NCI at ASCO: A brief overview on research in women's cancers
- Posted: June 2, 2014
The 2014 annual American Society of Clinical Oncology (ASCO) meeting in Chicago in June highlighted results from a number of NCI-supported and -sponsored clinical trial results in women's cancers. Taken together, these results represent important advances in our understanding of how to treat these diseases and improve the lives of women living with them. Among the highlights were:
- Two studies showed positive results for young women with premenopausal breast cancer. One study (called SOFT/TEXT ) compared two types of antiestrogen therapy in women whose cancers were hormone receptor-positive (the tumors were responsive to hormonal treatment) and found that women who received the drug exemestane had better disease-free survival (they lived longer without their disease progressing) than women who received tamoxifen. A second study (called POEMS) showed that young women with hormone receptor-negative breast cancer (their tumors were not responsive to hormonal therapy) could receive chemotherapy treatment for their cancer without losing their fertility. These two studies make clear the importance of studying cancer in younger women. Cancers in younger age groups have been understudied and under-addressed so these studies fill in some important research gaps.
- The NCI and the Breast International Group (BIG) cosponsored the ALTTO study which was designed to determine whether chemotherapy plus the combination of of lapatinib and trastuzumab was better than chemotherapy with either agent alone. Although this trial yielded a negative finding for benefit of using a combination of the two drugs, the principle tested in ALTTO allowed researchers to get results sooner and with fewer patients overall than if the U.S. had conducted its own trial without this international collaboration. The greater than 90 percent overall survival rate at four years or more for women observed in this trial underscores the importance of NCI research (NCI-funded research contributed to the development of both lapatinib and trastuzumab) in turning an aggressive disease into a treatable one. In addition, molecular studies planned in ALTTO will potentially allow researchers to better understand the tumor characteristics of 550 of the 8,000 patients in the trial who relapsed. This may help scientists develop better drugs in the future.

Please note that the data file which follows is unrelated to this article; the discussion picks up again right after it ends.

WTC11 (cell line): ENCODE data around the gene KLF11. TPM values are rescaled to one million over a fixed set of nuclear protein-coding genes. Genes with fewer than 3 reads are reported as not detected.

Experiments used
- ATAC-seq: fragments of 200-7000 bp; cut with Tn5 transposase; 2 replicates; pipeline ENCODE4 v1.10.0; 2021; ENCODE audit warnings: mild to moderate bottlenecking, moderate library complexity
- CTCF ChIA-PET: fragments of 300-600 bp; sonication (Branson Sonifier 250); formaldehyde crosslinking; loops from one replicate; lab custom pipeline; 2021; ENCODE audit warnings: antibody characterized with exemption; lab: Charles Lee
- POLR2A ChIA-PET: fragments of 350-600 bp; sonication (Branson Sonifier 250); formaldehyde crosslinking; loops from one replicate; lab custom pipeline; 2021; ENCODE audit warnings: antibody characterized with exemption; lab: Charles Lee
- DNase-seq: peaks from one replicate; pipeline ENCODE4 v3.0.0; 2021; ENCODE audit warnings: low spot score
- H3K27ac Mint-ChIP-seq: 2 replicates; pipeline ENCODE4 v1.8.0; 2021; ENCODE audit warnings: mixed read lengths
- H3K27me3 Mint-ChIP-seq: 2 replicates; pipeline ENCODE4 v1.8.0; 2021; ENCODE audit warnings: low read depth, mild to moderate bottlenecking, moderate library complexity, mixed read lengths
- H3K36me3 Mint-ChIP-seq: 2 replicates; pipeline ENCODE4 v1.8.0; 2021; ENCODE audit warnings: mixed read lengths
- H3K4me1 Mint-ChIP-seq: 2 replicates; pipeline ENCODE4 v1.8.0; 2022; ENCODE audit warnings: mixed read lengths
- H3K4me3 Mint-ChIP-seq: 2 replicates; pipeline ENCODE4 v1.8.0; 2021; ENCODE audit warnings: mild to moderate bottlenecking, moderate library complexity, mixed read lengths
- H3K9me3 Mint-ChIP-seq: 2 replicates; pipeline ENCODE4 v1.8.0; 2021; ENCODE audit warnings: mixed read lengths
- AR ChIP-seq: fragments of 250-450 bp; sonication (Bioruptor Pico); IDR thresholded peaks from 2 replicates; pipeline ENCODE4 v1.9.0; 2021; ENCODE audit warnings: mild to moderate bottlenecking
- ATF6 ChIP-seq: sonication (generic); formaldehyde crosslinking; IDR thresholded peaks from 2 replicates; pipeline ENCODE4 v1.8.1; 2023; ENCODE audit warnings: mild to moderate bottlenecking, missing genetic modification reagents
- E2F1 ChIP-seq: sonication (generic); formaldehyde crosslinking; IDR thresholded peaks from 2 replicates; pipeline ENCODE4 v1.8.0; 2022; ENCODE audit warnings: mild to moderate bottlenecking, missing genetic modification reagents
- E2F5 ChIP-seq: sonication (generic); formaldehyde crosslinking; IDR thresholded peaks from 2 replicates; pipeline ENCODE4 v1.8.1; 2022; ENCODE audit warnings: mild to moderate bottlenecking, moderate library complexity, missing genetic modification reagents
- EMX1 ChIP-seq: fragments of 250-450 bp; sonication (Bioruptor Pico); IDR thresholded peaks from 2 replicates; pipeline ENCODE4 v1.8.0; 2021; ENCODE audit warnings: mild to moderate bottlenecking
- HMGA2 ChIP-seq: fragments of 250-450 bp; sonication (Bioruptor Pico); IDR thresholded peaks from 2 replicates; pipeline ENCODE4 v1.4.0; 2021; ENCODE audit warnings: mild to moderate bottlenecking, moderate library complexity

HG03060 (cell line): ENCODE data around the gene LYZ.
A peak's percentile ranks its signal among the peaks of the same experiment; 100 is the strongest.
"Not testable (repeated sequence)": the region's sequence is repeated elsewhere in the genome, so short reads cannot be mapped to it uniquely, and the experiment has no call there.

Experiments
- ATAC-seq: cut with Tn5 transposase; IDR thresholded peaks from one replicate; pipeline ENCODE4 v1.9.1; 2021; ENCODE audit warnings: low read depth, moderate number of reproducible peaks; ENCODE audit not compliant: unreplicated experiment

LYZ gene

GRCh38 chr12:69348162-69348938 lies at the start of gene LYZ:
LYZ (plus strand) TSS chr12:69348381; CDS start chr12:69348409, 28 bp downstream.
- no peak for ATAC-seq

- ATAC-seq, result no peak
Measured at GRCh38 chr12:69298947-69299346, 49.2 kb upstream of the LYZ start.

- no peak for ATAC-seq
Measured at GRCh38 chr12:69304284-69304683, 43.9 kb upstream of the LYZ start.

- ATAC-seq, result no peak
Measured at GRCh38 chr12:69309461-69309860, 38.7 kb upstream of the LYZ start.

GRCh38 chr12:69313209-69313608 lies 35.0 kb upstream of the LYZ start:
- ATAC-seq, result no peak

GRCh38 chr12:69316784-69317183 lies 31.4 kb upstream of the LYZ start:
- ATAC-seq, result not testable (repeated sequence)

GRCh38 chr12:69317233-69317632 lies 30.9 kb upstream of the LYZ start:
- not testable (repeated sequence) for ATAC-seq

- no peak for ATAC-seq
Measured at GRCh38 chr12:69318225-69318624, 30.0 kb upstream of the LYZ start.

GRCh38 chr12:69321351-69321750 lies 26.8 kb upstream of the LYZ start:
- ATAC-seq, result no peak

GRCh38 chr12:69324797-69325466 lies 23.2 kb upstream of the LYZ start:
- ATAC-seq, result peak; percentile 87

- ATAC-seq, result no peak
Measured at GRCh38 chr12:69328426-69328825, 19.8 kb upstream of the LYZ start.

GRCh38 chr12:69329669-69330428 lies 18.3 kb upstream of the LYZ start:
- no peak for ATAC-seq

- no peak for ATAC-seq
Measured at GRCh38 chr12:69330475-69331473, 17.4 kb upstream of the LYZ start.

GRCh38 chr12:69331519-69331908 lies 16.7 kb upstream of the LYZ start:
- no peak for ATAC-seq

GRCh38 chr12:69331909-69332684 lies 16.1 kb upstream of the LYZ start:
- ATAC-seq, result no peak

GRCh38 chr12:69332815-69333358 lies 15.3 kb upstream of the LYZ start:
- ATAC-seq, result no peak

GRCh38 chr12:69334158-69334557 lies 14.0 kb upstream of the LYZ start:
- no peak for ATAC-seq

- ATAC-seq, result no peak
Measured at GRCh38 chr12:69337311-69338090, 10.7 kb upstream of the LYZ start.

- The lessons learned from ALTTO also helped NCI and BIG to more quickly launch a large international phase III trial called OlympiA (olaparib in BRCA mutation carriers in the adjuvant treatment of early stage breast cancer). OlympiA is being conducted by the NCI-supported NRG group. OlympiA will be activated in the NCIs National Clinical Trials Network in June 2014.
- In addition to the ALTTO trial, several trials presented at the ASCO annual meeting were international collaborations, including POEMS and SOFT/TEXT. Enrollment by NCI-sponsored trial groups in collaboration with other groups worldwide allowed clinicians to get important answers faster and with fewer resources. The results of the POEMS and SOFT/TEXT trials would have not been available this quickly if not for the ability to leverage global networks with U.S. cooperative groups.
- The clinical trial using a novel targeted combination of cediranib and olaparib in ovarian cancer, which showed a doubling of median survival time, is based, in part, on results from a NCI-sponsored TGCA (The Cancer Genome Atlas) Research Network study. There are plans to confirm this finding in large phase 3 trials in ovarian cancer. In addition, results from TCGA have shown that there are genetic similarities between high-grade serous ovarian cancer and BRCA-type breast cancer, which supports studies of this combination in some types of breast cancer as well.
- An NCI study done at the National Institutes of Health clinical center found that a novel immunotherapy approach for cervical cancer showed promise for other HPV-related cancers. See this page for more information on other cancers treated with this approach. In this study, a patient's own lymphocytes were collected, and those with the best antitumor activity were grown in the laboratory to produce large populations that were infused into the patient. Before this work, it had not been clear whether the human immune system could mount an effective response against the HPV proteins produced by cervical cancer cells.